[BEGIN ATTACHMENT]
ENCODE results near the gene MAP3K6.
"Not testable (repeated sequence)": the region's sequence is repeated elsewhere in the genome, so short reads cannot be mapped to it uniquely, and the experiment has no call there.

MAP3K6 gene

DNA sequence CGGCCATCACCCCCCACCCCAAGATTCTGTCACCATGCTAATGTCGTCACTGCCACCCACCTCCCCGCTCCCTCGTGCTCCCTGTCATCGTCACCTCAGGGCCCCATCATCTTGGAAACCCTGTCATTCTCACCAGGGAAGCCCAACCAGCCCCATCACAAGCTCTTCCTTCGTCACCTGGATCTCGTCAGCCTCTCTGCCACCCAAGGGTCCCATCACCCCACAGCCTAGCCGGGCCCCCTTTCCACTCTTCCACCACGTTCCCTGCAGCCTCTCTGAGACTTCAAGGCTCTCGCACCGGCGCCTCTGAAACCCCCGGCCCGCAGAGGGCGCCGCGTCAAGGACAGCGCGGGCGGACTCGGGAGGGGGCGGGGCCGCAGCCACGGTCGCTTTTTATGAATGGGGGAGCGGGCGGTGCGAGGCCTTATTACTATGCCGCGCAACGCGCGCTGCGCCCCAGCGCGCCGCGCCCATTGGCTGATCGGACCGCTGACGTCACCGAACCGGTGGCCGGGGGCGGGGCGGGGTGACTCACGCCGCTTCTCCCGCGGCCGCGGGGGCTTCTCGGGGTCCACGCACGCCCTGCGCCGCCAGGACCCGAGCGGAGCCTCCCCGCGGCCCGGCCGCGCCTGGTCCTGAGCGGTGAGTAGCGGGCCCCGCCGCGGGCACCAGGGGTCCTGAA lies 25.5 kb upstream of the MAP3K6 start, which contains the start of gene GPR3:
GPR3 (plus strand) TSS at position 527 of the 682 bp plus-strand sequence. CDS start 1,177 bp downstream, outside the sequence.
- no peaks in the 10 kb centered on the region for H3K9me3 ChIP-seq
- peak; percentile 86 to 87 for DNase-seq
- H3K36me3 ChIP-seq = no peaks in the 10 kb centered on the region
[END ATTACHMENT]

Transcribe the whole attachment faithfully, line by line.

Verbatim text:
ENCODE results near the gene MAP3K6.
"Not testable (repeated sequence)": the region's sequence is repeated elsewhere in the genome, so short reads cannot be mapped to it uniquely, and the experiment has no call there.

MAP3K6 gene

DNA sequence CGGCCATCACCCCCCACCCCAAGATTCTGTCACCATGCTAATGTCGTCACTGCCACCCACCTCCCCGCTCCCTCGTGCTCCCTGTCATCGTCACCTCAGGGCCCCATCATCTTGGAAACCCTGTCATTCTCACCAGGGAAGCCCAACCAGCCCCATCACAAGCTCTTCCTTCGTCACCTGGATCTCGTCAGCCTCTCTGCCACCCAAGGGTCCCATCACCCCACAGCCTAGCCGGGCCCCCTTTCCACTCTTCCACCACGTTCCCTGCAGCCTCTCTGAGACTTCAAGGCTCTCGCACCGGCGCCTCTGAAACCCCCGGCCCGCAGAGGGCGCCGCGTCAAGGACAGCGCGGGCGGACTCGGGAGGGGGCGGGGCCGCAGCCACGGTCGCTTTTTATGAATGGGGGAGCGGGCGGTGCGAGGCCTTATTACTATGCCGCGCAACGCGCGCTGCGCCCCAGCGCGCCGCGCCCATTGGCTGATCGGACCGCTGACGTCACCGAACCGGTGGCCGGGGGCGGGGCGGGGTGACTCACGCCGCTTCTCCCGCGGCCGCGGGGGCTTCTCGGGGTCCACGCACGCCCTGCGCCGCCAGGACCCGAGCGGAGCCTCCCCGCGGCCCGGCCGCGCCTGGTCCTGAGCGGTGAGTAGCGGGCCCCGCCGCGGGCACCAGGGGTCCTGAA lies 25.5 kb upstream of the MAP3K6 start, which contains the start of gene GPR3:
GPR3 (plus strand) TSS at position 527 of the 682 bp plus-strand sequence. CDS start 1,177 bp downstream, outside the sequence.
- no peaks in the 10 kb centered on the region for H3K9me3 ChIP-seq
- peak; percentile 86 to 87 for DNase-seq
- H3K36me3 ChIP-seq = no peaks in the 10 kb centered on the region